Synthetic grass/turf around my vegetable garden

Discussion in 'Fruit & Vegetable Growing' started by Mark, Nov 20, 2015.

  1. Mark

    Mark Founder Staff Member

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    Upkeeping my deck (front and back) drives me crazy - tiles does sound appealing alright!

    Thanks Kasalia, I just finished laying the rubber mats down this afternoon.

    Naturally, I couldn't possibly lay the mats down without having to customise most of them by cutting to size/shape with a sharp Stanley knife and this took a considerable amount of time to do but I'm very happy with the end result.

    A point to note was how fast the Stanley box cutter blades went blunt slicing through the rubber instead of replacing the blades I just kept sharpening them on my old hand grinder it worked a treat!

    These rubber pavers really seat together easily - even on slightly undulating ground which is good because this particular area was not completely level and even the smaller patch work in areas worked nicely due to the weight of them they tend to stay put once in place.

    I'll clean up the off-cuts and rubbish then take a pic tomorrow and post it here.
     
  2. Mark

    Mark Founder Staff Member

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    It's done!

    Well, technically it's not fully finished because I've decided to cut key holes into my old big square sleeper beds in order to make accessing the centre of the beds easier so I have left a gap in the paving for just that - see in the pic below.

    vegetable patch rubber pavers and key hole beds.jpg
    The rest of the rubber paving looks great - so much better underfoot than gravel too!
     
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  3. ClissAT

    ClissAT Valued Member Premium Member GOLD

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    Your garden is so 'orderly' Mark! You would die if you came to mine right now! It is completely overgrown.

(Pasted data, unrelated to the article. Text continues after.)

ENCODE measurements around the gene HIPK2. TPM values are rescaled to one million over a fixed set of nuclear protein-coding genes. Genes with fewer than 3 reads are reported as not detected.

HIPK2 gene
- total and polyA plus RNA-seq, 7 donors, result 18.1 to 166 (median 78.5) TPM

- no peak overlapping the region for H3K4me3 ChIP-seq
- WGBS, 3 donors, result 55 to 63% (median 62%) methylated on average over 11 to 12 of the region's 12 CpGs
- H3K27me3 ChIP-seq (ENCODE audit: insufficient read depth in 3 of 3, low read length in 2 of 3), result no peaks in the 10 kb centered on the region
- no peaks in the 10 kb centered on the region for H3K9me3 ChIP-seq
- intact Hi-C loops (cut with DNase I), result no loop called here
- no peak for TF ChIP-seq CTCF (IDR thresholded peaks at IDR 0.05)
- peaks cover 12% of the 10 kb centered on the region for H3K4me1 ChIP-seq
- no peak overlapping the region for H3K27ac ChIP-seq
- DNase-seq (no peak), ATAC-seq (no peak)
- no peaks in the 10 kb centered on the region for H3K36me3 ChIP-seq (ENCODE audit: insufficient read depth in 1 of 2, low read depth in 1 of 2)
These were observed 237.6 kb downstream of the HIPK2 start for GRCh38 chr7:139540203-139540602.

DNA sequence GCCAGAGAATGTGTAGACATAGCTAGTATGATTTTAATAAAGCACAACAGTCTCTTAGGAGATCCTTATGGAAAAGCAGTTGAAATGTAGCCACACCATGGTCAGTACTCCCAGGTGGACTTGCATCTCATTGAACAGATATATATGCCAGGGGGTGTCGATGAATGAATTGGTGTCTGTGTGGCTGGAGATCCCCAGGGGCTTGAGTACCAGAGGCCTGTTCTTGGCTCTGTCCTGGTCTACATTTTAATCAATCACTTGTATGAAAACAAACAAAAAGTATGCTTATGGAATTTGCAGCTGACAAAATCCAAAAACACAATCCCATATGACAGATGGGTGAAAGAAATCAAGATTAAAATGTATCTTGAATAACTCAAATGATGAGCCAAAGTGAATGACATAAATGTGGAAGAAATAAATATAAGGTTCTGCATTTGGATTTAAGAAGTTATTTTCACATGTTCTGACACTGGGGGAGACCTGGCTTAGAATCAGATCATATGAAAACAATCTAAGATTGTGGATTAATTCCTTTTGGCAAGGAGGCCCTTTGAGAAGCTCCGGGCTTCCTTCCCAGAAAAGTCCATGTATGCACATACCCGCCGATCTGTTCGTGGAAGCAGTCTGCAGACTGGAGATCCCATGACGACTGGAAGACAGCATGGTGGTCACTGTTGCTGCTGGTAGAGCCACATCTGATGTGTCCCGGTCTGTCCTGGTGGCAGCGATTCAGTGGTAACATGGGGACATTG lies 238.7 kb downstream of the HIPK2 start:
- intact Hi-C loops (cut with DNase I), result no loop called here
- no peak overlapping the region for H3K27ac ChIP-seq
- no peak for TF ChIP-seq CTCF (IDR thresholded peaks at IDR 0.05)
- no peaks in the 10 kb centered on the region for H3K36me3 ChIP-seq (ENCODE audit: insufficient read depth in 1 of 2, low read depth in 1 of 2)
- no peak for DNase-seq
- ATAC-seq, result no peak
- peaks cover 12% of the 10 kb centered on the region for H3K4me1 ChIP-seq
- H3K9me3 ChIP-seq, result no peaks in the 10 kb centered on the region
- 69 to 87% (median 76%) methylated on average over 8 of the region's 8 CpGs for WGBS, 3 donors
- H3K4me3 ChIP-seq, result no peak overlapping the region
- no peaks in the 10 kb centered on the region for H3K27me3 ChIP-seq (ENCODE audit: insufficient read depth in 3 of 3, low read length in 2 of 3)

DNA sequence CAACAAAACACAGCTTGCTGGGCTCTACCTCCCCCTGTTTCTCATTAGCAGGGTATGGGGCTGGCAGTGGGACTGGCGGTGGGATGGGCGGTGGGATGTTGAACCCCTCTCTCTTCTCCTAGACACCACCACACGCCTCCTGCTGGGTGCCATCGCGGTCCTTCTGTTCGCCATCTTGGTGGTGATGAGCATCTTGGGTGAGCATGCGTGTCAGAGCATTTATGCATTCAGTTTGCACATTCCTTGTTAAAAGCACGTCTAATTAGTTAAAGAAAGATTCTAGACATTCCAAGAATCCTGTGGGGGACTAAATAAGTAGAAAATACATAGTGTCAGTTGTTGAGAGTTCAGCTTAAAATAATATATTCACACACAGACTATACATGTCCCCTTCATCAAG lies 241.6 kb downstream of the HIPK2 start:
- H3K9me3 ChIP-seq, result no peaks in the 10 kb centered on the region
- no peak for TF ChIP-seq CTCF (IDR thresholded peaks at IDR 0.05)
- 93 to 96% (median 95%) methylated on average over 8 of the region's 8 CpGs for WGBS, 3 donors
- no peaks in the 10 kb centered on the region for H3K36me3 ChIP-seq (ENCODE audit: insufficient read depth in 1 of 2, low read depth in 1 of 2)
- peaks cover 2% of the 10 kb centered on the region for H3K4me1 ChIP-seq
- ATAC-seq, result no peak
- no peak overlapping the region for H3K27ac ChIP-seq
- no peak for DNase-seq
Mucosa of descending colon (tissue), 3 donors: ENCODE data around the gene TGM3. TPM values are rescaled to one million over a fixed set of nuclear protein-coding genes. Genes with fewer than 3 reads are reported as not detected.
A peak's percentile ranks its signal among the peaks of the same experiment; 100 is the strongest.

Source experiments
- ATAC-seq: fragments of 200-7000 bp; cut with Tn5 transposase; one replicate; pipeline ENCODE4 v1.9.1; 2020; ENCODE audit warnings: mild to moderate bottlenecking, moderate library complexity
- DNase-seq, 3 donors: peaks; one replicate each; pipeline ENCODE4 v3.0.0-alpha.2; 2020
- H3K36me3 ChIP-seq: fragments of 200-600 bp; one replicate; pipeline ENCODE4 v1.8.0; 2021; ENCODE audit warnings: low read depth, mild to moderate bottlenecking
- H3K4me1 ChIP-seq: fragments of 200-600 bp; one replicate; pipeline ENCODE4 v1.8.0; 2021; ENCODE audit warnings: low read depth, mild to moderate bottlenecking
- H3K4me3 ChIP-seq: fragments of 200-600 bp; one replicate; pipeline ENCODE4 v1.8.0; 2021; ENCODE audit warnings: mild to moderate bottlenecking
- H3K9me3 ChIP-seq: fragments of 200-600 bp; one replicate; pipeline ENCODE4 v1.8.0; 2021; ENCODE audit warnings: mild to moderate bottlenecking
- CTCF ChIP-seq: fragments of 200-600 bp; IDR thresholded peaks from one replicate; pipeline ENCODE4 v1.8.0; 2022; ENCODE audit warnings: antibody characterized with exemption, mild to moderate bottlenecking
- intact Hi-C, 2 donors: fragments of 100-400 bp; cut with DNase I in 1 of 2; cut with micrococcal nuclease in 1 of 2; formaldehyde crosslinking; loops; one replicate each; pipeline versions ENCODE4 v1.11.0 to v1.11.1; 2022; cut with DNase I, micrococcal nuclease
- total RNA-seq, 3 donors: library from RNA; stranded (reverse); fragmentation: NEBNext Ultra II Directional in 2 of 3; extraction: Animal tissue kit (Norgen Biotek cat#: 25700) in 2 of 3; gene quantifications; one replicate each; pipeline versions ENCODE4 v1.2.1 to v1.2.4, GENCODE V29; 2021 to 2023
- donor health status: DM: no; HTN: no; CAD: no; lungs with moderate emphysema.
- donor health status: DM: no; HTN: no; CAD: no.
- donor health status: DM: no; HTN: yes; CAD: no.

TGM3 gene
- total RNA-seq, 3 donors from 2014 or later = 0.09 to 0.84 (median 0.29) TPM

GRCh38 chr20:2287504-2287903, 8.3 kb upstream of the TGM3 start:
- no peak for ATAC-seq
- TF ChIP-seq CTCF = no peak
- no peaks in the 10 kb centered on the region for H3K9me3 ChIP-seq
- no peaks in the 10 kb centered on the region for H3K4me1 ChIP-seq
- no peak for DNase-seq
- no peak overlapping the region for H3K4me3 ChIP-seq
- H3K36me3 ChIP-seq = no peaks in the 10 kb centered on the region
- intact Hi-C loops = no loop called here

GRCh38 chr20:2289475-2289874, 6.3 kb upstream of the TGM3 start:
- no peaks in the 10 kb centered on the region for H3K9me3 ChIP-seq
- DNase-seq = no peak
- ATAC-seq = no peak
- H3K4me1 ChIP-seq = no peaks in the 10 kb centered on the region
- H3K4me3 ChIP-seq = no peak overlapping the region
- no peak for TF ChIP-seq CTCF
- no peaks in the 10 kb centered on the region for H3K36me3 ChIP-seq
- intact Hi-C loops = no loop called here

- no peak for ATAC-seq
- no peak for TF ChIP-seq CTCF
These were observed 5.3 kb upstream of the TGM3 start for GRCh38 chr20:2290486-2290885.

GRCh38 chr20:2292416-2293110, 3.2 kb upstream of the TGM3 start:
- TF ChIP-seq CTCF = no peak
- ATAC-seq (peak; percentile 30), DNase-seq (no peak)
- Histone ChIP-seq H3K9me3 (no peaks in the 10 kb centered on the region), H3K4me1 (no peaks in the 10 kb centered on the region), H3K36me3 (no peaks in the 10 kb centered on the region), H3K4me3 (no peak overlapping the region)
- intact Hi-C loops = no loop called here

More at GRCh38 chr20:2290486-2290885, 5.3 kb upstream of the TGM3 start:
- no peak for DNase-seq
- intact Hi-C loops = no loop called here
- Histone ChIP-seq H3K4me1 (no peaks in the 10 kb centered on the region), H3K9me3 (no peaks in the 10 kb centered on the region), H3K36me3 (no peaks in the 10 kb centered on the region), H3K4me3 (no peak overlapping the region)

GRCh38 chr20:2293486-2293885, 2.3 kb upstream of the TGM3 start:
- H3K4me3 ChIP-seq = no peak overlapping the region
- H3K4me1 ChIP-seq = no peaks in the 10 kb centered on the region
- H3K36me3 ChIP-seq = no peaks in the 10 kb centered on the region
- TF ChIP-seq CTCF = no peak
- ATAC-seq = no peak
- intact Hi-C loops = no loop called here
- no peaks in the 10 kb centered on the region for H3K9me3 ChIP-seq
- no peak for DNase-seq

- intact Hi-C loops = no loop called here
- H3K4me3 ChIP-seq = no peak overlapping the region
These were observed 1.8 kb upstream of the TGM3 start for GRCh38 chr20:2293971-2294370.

All this rain & humidity while I was busy with the bench top has sent the whole garden into overdrive.
    The grass has seeded & is hip height all through the pathways & around the edges of each bed, the plants are seeding & falling all over the place while others are eaten down to the stems by critters.
     
  4. Mark

    Mark Founder Staff Member

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    It doesn't always look orderly but I'm keen this year to try and keep the patch in better shape than in the past. I really want to "cash in" this winter and be prepared so I'm doing a heap of work in this off season to get the beds up to scratch and fix issues that have been bugging me for years once and for all! I said to my wife yesterday, "this is the year of doing everything I've been putting off," and I mean it! :)
     
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  5. Steve

    Steve Valued Member Premium Member

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    Looks good Mark....it's a 'marked' improvement indeed. :twothumbsup:
    (see what i did there, I've still got it, haha)
     
    Last edited: Feb 7, 2016
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  6. Mark

    Mark Founder Staff Member

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    You've still got it alright Steve :p
     
  7. Ash

    Ash Valued Member Premium Member

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    Magnificent. Inspirational. Truly, that's the kind of result I'm after, but at the moment, I have a blank canvas and not enough time in the day to get there. Well done mate.
     
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  8. Letsgokate

    Letsgokate Valued Member Premium Member GOLD

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    I'm going to read all this in my recliner with a :tea:. All looks great Mark and food for thought for our own planned veggie area :)
     
  9. Letsgokate

    Letsgokate Valued Member Premium Member GOLD

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    Looks really good Mark, you have certainly done a lot of work.

    The area looks large, how big is the area for the veggie garden metre x metre?

    So if you had a blank slate how would do you things now, what would you do different?
     
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  10. Steve

    Steve Valued Member Premium Member

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    Yes @letsgo, a great question, @Mark how would you do it if presented with a blank slate? Can I also expand that and ask what do you believe are some important points for you that needs to be considered when designing a garden? Eg where to locate a compost area, herbs garden, orchard etc.
    I know it all depends on the lay of the land and every plot is different but I'm interested in what your thoughts are...

    Discuss

    Cheers